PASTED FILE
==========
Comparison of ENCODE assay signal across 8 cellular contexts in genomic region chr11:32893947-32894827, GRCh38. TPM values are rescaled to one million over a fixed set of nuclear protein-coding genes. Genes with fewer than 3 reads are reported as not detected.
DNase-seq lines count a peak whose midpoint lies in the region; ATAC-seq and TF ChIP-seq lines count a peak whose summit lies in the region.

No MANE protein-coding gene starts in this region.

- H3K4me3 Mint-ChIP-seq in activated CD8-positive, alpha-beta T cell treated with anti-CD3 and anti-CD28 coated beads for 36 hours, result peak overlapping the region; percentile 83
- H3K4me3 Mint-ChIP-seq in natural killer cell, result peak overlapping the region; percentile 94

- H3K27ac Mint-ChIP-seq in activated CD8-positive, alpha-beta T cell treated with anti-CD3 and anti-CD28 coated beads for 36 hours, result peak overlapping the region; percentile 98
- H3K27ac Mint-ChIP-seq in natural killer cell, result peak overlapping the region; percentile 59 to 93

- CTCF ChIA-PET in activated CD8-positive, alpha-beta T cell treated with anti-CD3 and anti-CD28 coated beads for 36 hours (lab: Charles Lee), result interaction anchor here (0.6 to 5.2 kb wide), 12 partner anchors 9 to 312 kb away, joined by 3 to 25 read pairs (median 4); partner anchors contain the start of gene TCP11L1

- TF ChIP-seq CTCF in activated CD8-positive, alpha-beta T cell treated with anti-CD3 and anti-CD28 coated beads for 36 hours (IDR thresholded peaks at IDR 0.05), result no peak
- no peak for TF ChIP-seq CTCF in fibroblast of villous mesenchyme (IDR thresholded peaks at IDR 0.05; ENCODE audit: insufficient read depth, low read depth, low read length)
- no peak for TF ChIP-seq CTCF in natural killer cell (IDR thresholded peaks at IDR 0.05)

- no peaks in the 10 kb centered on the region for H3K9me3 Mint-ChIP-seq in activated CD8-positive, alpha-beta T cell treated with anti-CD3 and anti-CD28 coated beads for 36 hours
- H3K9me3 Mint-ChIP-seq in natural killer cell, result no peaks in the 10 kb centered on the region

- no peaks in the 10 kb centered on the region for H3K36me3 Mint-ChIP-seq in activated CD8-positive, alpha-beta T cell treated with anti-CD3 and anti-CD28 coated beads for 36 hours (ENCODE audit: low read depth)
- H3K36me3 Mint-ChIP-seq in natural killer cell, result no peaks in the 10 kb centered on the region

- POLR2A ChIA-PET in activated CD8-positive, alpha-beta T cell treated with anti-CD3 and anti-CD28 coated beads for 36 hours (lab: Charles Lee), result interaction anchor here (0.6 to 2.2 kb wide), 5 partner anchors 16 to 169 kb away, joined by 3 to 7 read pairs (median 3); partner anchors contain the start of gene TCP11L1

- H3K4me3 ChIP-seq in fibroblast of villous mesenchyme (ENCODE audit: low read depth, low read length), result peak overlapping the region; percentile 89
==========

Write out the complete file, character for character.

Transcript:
Comparison of ENCODE assay signal across 8 cellular contexts in genomic region chr11:32893947-32894827, GRCh38. TPM values are rescaled to one million over a fixed set of nuclear protein-coding genes. Genes with fewer than 3 reads are reported as not detected.
DNase-seq lines count a peak whose midpoint lies in the region; ATAC-seq and TF ChIP-seq lines count a peak whose summit lies in the region.

No MANE protein-coding gene starts in this region.

- H3K4me3 Mint-ChIP-seq in activated CD8-positive, alpha-beta T cell treated with anti-CD3 and anti-CD28 coated beads for 36 hours, result peak overlapping the region; percentile 83
- H3K4me3 Mint-ChIP-seq in natural killer cell, result peak overlapping the region; percentile 94

- H3K27ac Mint-ChIP-seq in activated CD8-positive, alpha-beta T cell treated with anti-CD3 and anti-CD28 coated beads for 36 hours, result peak overlapping the region; percentile 98
- H3K27ac Mint-ChIP-seq in natural killer cell, result peak overlapping the region; percentile 59 to 93

- CTCF ChIA-PET in activated CD8-positive, alpha-beta T cell treated with anti-CD3 and anti-CD28 coated beads for 36 hours (lab: Charles Lee), result interaction anchor here (0.6 to 5.2 kb wide), 12 partner anchors 9 to 312 kb away, joined by 3 to 25 read pairs (median 4); partner anchors contain the start of gene TCP11L1

- TF ChIP-seq CTCF in activated CD8-positive, alpha-beta T cell treated with anti-CD3 and anti-CD28 coated beads for 36 hours (IDR thresholded peaks at IDR 0.05), result no peak
- no peak for TF ChIP-seq CTCF in fibroblast of villous mesenchyme (IDR thresholded peaks at IDR 0.05; ENCODE audit: insufficient read depth, low read depth, low read length)
- no peak for TF ChIP-seq CTCF in natural killer cell (IDR thresholded peaks at IDR 0.05)

- no peaks in the 10 kb centered on the region for H3K9me3 Mint-ChIP-seq in activated CD8-positive, alpha-beta T cell treated with anti-CD3 and anti-CD28 coated beads for 36 hours
- H3K9me3 Mint-ChIP-seq in natural killer cell, result no peaks in the 10 kb centered on the region

- no peaks in the 10 kb centered on the region for H3K36me3 Mint-ChIP-seq in activated CD8-positive, alpha-beta T cell treated with anti-CD3 and anti-CD28 coated beads for 36 hours (ENCODE audit: low read depth)
- H3K36me3 Mint-ChIP-seq in natural killer cell, result no peaks in the 10 kb centered on the region

- POLR2A ChIA-PET in activated CD8-positive, alpha-beta T cell treated with anti-CD3 and anti-CD28 coated beads for 36 hours (lab: Charles Lee), result interaction anchor here (0.6 to 2.2 kb wide), 5 partner anchors 16 to 169 kb away, joined by 3 to 7 read pairs (median 3); partner anchors contain the start of gene TCP11L1

- H3K4me3 ChIP-seq in fibroblast of villous mesenchyme (ENCODE audit: low read depth, low read length), result peak overlapping the region; percentile 89